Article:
Video: The Supercar Vending MachineKevin J. Harrigan | May 23, 2017
Brick-and-mortar video rental stores have been largely usurped by DVD and Blu-ray rental kiosks.
Could these car-selling “vending machines” be the first salvo against the traditional automotive dealership?
Probably not, but it’s still an amusing way to sell a car.
Autobahn Motors is a luxury and exotic car dealer based in Singapore, a wealthy nation with affluent residents that might want to spend money on high-end automobiles. However, as the nation with the third-highest population density, there isn’t necessarily a lot of real estate in urban areas.
So when the Hong family found a new location for their dealership showroom and offices, they needed to look vertically in order to fit a diverse inventory of cars on their property. To do so, the company installed a vertically-oriented automated vehicle storage and retrieval system. While similar systems have long been used for parking applications, this is the first example of it being used in a dealership.
Autobahn Motors markets its showroom as a luxury car vending machine in part because of the selection process. Customers are not brought into an office or cubicle to talk financials, but instead to browse Autobahn’s vehicle selection from a comfortable viewing gallery with a tablet. On the tablet, they can review and examine vehicles, and with the touch of a button order the system to retrieve a car and bring it to the customer. Just as quickly, he or she can send a car back to the shelves and request to examine a different vehicle.
Autobahn specializes in pre-owned supercars such as Lamborghinis and Ferraris, opulent sports vehicles such as Porsches and Aston Martins, classic Rolls-Royces and Mercedes and, of course, the quintessential luxury SUV, the Land Rover. This exquisite vehicle selection coupled with the vending machine aesthetic results in a dealership that looks like a carrying case full of Hot Wheels, not a full-fledged automobile store. In fact, that was precisely the motivation, according to a CNN interview with Gary Hong, general manager of Autobahn Motors.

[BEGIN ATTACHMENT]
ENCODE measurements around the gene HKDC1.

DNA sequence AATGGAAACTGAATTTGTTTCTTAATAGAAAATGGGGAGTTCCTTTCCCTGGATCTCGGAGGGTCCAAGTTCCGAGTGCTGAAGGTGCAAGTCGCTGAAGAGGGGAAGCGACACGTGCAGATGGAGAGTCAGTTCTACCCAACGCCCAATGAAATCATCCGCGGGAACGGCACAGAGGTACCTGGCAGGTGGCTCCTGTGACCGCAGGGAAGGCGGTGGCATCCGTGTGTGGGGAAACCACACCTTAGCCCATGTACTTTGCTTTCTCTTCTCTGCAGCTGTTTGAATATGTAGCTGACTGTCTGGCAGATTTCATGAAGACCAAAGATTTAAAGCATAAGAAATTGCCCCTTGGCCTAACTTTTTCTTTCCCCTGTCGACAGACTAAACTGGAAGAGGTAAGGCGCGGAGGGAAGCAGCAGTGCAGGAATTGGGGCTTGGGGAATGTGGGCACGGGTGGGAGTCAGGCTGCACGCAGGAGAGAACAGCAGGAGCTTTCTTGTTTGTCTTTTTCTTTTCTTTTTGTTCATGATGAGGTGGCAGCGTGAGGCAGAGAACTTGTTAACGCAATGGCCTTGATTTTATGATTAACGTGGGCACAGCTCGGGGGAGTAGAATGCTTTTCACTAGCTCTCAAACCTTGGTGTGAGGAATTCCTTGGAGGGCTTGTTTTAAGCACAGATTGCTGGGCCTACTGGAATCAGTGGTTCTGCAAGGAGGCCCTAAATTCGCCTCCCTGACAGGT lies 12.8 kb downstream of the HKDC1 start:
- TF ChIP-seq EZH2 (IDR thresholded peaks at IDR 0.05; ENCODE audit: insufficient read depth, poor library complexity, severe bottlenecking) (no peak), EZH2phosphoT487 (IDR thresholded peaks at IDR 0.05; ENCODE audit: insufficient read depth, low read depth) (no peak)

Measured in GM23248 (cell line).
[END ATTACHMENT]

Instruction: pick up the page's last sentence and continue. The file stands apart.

The system allows the dealership to store 60-80 cars on a meager footprint that could otherwise fit only several vehicles. Autobahn also admits that being the “supercar vending machine” is part marketing device.
Autobahn Motors is not the first business marketing itself as the car vending machine. Retailer Carvana has a similar concept in the southwest United States, although the buying and procurement process is considerably different. Carvana customers pre-purchase their car online and the company stocks one of its five vending machines in Atlanta, GA, Nashville, TN, and San Antonio, Austin or Houston, TX, with the purchased vehicle. Customers then visit the vending machine and deposit a token to receive their car from the pick-and-place system. Carvana customers who don’t live near the vending machine can have their car delivered or are given $200 toward airfare and car service to the Carvana facility. Carvana is also for every type of car and car buyer, not just those that attract the wealthy.